She is currently coordinating the EU DG Justice Project named “LAWtrain (JUST-JTRA-EJTR-AG-2017).
Her main research interests concern Transnational Litigation and European Civil Procedure.
The tuition fee is set at €9,000.
The fee includes:
Board, lodging, travel expenses, transports and personal expenses for the period in Turin are not included in the cost of participation.
The cost of accommodation (bed and breakfast) at the ITCILO campus during residential face-to-face part of the Master is €55 per nigh
However students may seek off-campus accommodation like in university residences where the rent is appreciably lower and is in the range of €400-600 per month (without laundry and food) or in private apartments.
Applicants interested in participating to this Master should complete and submit the application form by clicking on APPLY in the left upper corner of this page not later than 22 September 2023.
Important: only complete application forms will be considered during the candidate selection process.
For more information on the Master, please contact the course secretariat.
Applicants must have successfully completed a first level university degree of at least 3 years’ duration in law, economics, political sciences, business administration or equivalent.
The validity of non-Italian degrees must be recognized under Italian law and regulations.
The Master is entirely delivered in English. Knowledge of the English language is a pre-requisite and must be proven in the application form with supporting documents.
A limited number of partial fellowships may become available from sponsors in order to facilitate the participation of deserving candidates from developing and transition countries who are unable to meet the full tuition fees.
Participants are therefore expected to finance their participation as much as possible. The admission criteria will take into consideration the participant’s self-financing potential as well as his/her educational and professional profiles. In the application form, participants are kindly requested to indicate the portion of the tuition fees that they are able to finance.
The payment schedule for the Masters’ Programme is as follows:
The individual participation fees are payable in full and all related bank charges (bank of origin, correspondent bank and recipient bank) shall be entirely borne by the participant or the sponsoring institution(s).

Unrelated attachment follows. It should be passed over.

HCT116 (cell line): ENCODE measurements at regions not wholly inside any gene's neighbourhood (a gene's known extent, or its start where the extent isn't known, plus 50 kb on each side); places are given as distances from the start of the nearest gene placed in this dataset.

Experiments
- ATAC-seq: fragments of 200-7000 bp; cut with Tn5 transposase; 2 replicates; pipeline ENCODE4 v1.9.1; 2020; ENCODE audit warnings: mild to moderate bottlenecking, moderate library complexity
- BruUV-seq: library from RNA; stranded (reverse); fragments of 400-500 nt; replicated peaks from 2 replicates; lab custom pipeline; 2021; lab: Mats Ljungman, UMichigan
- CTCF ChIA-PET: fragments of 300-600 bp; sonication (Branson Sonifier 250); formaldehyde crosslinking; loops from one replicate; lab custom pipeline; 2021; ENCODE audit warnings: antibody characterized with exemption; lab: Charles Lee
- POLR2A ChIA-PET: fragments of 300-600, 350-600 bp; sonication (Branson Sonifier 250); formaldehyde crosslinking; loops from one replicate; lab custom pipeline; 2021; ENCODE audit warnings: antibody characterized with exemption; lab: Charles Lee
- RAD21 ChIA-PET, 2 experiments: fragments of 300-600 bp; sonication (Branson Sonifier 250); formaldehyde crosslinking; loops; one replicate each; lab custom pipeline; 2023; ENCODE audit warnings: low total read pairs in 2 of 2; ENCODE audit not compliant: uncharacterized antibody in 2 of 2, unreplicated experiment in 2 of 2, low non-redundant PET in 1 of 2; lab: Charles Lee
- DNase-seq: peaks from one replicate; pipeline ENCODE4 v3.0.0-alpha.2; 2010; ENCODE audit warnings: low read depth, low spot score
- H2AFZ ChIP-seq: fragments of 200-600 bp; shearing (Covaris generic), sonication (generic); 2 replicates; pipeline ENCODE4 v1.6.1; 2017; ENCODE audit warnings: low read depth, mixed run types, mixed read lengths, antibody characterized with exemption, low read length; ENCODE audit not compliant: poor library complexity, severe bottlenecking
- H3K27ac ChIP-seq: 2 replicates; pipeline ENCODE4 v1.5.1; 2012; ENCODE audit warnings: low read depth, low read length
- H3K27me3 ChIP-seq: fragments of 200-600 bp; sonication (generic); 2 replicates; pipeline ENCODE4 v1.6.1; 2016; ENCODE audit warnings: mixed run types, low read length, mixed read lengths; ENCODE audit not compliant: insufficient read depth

If a full or partial balance is still outstanding by the last day of the Master, the Activity Manager will not provide the participant with the relevant university degree until full payment has been received.
Cancellation of participation in the Masters’ Programme will result in the following penalties:
According to the Italian University System, there are two types of Masters: 1st level master and 2nd level master.
The only difference between them is the minimum educational background and academic qualification requirements to be enrolled in these masters: to be enrolled on a 1st level Master's, the minimum requirement is a bachelor degree (3 years); while for a 2nd level Master, the minimum requirement is a post-graduate degree (3 +2 years).
Therefore, pursuing our 1st level Master in International Trade Law, a first level master diploma will be awarded.
A First Level Master does not give access to PhD programmes. Admission requirements to PhD programmes vary from country to country, as these depend on the university system of the country where the PhD programme is held. For more information on the minimum requisites required, please directly contact the university offering the PhD programme you are interested in. As a general rule, for instance, a three-year bachelor's degree plus a first level master’s degree are not considered sufficient for doctoral studies at the University of Turin: both a bachelor’s and a two-year master's degree (second level) are usually required.
You should attach the documents requested in the Supporting Documents section of the on-line application form. Official documents should be scanned and uploaded. The compulsory documents include a copy of:
Important: The application form will be considered only if supported by the above listed documents.
You are expected to submit your application form not later than the 23 September 2022. Early applications are encouraged as eligible candidates will be accepted on "first come first served" basis. Applications will be reviewed by the Scientific Committee on regular basis and feedback will be provided within one month.
The selection criteria take into consideration candidates' education and professional profile as well as their self-financial potential.
According to ITCILO rules, accommodation is covered from the day before the beginning of the course and to the day after the end of the course.
Any exception to the rule above should be approved by the Programme Manager.
No, this Master includes a residential phase of 14 weeks. Attendance to this residential phase is compulsory, from Monday to Friday from 9 am to 3.30 pm.
No. During the residential part in Turin, you can decide to stay outside the ITCILO campus. However, we would recommend to look for a place not far from the campus because the training sessions start at 9 AM every day.
The cost of accommodation and subsistence during the residential phase in our facilities payable in advance by the participant or his/her sponsoring organization.
The accommodation includes a single bedroom, laundry service and breakfast on the ITCILO Campus during the residential phase.
You can take a virtual tour of the ITCILO campus here: https://campuslife.itcilo.org/virtual-tour
For general information on requirements, application, fees, accommodation, scholarships and diploma, please contact:
Master in International Trade Law
International Training Centre of the ILO
Viale Maestri del Lavoro, 10
10127 Turin, Italy
Phone: +39 011 69 36 798